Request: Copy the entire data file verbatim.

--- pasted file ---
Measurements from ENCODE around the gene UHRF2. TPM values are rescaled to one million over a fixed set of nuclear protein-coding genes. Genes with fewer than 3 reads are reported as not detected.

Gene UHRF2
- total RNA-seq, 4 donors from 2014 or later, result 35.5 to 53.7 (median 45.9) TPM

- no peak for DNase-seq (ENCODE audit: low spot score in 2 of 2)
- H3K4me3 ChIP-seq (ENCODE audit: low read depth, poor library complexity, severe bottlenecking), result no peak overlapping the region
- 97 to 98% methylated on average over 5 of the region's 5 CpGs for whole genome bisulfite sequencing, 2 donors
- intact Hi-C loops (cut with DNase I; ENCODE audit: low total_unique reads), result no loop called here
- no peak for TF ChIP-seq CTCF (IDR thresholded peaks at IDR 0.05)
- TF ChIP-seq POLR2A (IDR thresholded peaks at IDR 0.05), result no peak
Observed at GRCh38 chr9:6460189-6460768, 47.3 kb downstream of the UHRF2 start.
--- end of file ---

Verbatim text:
Measurements from ENCODE around the gene UHRF2. TPM values are rescaled to one million over a fixed set of nuclear protein-coding genes. Genes with fewer than 3 reads are reported as not detected.

Gene UHRF2
- total RNA-seq, 4 donors from 2014 or later, result 35.5 to 53.7 (median 45.9) TPM

- no peak for DNase-seq (ENCODE audit: low spot score in 2 of 2)
- H3K4me3 ChIP-seq (ENCODE audit: low read depth, poor library complexity, severe bottlenecking), result no peak overlapping the region
- 97 to 98% methylated on average over 5 of the region's 5 CpGs for whole genome bisulfite sequencing, 2 donors
- intact Hi-C loops (cut with DNase I; ENCODE audit: low total_unique reads), result no loop called here
- no peak for TF ChIP-seq CTCF (IDR thresholded peaks at IDR 0.05)
- TF ChIP-seq POLR2A (IDR thresholded peaks at IDR 0.05), result no peak
Observed at GRCh38 chr9:6460189-6460768, 47.3 kb downstream of the UHRF2 start.